Thai Buddhist Monks Alms Bowls
Each day before dawn, in every village and town throughout Thailand, barefoot monks leave their monastery city district, in twos and threes from the smaller monasteries, or in long lines from the larger ones. The monks walk in silence along the side of roads, and, at homes and shops where they expect food to be offered, stop and turn to face the entrance. Someone as a rule hurries out with a basin of rice and a scoop. The monks remove the lid from their alms bowl—an almost spheric bowl—and receive the offering with both hands, still in silence. Should no one appear, they wait a few seconds before moving on.
In making this daily round, the monks are carrying on the tradition of the Buddha himself; in offering food, the lay community is playing its part in backing up the local monastery, and is also accruing merit in return. At one point in his life, the Buddha visits his father, King Suthothana, before the old man dies. The last time the Buddha was in the city, he was a rich young prince, the heir to the throne, but now he is coming back as the Enlightened One, shaven headed and in yellow robes; he begs for his food. The old king is shocked, and says: "Why do you want to slight me? Why do you want to beg for your food? Can't I give food to all these monks?"
"This is the practice of our lineage, 0 Great King," replies his son. "Isn't our lineage the royal clan of Maha Sammatas? Not one of that lineage ever begged for food."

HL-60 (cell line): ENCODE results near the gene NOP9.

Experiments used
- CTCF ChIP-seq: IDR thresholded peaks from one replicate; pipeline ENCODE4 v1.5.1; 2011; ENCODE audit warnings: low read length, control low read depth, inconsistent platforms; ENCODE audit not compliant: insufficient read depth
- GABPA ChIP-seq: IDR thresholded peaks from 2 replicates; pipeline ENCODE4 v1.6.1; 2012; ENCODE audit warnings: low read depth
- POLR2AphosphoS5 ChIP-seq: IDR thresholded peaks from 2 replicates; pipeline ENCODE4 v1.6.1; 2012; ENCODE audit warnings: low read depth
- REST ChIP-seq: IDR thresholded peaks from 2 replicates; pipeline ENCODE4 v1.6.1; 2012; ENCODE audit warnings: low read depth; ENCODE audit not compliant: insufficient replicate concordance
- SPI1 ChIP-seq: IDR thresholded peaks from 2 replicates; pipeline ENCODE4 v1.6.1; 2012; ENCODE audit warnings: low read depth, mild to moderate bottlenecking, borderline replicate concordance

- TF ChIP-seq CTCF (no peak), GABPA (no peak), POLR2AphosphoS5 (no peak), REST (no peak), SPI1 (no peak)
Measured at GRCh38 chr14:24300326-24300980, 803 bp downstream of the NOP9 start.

The Buddha gently rebukes his father: "Your ancestry is that, 0 Great King; that is the royal lineage. Ours is the ancestry of the Buddhas. All the Buddhas used to beg for their food on the road." The practice of calling for alms—indeed, the whole idea of the abjuring of worldly values—pre-dates Buddhism.
Gautama was, in many aspects of his daily life, continuing an established tradition. The Canonical texts describe how, as he disowns his luxurious life as a prince and escapes from the palace and city, an old acquaintance takes to him "the eight requisites for a recluse: the three robes, the alms bowl, the razor, the needle, the belt and the water strainer".
Even today, according to the monastic code or Vinaya, these are the only possessions a monk is allowed. According to custom, the Buddha's alms bowl was made from clay, and was simple in form. Today, alms bowls are still elementary, but as they are an item appropriate for a devotee to offer to monks, people try where possible to make them fine and elegant. The alms bowl is composed of three parts: the stand, the bowl and the lid. The initiate monks carry the standard black lacquered bowls.